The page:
Sales of finance and insurance products contribute a sizable share of the typical auto dealership's profit. So cutting costs in F&I departments is a way for dealers to boost income, right?
Some dealers and dealership advisers say there are opportunities to trim F&I overhead. Others, though, are skeptical.
Standardizing processes, curbing payrolls and adding technology, mainly to reduce paperwork, are among the most promising moves, the cost-cutting advocates say. A few dealerships even have eliminated their F&I departments.
But Carl Ragsdale, vice president for dealer services at the National Automobile Dealers Association, preaches caution.
He says that F&I professionals generally are the dealership employees who explain the products to customers.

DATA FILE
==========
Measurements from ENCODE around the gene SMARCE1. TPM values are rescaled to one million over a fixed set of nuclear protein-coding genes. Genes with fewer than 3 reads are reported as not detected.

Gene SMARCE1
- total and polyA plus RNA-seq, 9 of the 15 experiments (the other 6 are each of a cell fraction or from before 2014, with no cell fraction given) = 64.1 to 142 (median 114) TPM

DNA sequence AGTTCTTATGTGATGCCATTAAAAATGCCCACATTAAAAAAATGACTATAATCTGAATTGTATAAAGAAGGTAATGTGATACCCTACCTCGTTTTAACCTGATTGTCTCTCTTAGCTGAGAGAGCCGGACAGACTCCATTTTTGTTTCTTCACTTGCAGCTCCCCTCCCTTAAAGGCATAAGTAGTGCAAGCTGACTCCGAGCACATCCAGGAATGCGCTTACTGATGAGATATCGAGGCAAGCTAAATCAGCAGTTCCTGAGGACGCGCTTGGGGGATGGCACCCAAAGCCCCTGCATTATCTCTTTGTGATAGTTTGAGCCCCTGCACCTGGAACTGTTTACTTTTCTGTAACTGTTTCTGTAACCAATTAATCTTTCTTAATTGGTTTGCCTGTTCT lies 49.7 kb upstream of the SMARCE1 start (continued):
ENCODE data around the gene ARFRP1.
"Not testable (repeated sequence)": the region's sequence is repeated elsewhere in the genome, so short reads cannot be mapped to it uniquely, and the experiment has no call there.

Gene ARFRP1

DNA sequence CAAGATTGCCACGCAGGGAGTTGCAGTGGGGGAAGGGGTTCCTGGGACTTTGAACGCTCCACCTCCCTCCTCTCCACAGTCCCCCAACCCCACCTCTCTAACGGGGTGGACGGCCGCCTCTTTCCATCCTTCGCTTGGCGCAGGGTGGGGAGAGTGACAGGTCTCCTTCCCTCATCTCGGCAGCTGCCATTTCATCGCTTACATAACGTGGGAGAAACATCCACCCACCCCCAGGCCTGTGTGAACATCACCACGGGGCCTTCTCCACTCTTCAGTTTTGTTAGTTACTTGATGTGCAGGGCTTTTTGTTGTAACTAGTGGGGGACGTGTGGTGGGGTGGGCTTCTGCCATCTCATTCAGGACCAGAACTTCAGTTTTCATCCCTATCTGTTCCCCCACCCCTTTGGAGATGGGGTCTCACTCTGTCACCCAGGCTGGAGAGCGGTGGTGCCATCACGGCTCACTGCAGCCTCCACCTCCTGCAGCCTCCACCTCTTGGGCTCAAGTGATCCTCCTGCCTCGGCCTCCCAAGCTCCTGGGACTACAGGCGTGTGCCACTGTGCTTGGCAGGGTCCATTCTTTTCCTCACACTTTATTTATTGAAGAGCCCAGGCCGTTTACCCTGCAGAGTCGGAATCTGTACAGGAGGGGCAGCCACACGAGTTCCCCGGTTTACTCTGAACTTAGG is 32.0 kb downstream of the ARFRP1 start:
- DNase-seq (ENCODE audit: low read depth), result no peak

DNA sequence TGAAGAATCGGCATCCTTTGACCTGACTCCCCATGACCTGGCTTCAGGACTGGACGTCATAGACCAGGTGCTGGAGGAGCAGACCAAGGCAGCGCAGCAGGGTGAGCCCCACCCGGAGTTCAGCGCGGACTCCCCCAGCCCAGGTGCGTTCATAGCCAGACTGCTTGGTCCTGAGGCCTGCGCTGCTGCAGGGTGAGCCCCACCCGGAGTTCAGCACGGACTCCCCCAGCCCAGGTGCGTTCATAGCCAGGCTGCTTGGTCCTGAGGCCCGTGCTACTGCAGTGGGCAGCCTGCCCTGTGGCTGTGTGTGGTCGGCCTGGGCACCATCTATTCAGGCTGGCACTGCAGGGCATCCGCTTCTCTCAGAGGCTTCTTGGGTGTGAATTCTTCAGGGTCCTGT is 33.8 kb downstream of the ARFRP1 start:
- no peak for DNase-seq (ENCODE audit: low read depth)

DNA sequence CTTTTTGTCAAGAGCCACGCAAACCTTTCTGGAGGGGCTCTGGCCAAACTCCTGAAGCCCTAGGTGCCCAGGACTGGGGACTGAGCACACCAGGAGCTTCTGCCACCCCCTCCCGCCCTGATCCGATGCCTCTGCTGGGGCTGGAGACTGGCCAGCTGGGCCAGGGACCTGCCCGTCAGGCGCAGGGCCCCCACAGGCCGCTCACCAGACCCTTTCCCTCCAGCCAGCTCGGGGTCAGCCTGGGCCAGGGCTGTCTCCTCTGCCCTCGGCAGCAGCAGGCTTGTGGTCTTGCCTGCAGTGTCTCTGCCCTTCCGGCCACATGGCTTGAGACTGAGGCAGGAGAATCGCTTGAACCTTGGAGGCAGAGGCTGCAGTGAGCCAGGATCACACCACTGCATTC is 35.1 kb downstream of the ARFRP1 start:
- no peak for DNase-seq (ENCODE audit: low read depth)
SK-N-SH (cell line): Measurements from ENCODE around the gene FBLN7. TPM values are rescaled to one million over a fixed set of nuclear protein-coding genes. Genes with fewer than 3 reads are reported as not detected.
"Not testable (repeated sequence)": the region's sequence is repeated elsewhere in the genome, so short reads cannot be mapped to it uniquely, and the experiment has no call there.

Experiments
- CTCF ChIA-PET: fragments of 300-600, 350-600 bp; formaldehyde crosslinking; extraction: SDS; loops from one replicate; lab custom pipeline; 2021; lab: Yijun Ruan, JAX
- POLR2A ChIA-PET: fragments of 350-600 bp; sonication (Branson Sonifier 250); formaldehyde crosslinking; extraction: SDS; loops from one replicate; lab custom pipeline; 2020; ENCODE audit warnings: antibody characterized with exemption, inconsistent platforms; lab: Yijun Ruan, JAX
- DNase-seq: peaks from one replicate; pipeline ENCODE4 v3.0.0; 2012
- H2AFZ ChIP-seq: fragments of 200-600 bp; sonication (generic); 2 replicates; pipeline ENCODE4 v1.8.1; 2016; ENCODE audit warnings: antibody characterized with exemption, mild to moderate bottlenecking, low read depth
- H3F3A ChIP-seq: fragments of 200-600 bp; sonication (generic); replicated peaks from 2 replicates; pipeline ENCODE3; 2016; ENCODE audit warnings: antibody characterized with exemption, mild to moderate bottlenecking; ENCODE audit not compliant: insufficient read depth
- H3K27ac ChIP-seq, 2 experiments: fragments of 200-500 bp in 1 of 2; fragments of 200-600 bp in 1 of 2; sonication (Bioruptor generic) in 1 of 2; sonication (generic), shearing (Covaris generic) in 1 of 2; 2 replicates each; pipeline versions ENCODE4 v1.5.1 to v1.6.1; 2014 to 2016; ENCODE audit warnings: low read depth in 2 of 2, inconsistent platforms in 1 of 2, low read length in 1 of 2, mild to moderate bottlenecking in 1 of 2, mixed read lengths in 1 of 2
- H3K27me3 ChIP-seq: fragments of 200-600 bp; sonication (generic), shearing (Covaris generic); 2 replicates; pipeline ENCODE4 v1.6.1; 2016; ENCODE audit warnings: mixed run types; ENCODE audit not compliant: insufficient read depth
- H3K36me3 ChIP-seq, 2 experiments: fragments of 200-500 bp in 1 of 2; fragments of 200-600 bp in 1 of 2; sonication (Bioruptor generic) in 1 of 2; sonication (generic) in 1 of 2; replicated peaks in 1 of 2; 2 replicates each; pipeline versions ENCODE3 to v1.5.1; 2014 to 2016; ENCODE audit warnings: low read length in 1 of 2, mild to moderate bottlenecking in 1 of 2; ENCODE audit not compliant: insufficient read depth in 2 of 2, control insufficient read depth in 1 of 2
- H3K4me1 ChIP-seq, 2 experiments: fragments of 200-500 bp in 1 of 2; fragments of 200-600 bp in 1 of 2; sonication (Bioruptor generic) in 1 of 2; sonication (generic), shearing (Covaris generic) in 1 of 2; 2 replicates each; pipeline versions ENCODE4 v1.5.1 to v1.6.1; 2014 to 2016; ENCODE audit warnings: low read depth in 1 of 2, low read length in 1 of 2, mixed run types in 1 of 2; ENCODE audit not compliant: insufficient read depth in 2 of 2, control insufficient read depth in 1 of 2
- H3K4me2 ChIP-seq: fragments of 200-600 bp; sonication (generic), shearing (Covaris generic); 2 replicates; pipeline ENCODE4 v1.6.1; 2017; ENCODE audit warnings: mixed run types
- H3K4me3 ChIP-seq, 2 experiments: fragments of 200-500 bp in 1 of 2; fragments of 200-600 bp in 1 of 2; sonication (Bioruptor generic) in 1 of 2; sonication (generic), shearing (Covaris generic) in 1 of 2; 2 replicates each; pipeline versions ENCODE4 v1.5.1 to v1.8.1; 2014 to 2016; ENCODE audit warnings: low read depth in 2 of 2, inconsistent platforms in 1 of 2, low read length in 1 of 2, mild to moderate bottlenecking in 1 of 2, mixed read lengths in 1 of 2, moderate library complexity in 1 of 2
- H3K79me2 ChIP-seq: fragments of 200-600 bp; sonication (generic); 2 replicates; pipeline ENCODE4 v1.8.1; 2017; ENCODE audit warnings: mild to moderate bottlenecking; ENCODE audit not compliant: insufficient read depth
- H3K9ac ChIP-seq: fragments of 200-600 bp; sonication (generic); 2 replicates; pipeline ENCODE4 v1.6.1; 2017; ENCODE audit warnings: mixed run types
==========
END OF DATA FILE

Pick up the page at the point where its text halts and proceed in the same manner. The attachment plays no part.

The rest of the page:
They also provide a growing array of disclosures, most of them required by federal and state governments, Ragsdale says.
The F&I department is not the first place to look to save money, he warns, because violations of disclosure rules can create far more costly legal headaches.
"Explaining the products is fairly technical," Ragsdale told Automotive News. "It takes a high degree of expertise and knowledge of all the statutory regulations and ethical requirements. So I don't see the F&I department as the area where dealers are able to reduce their expenses very much right now.
"Of all the departments, perhaps that is the one in this day and age that demands the highest-quality and most knowledgeable professionals."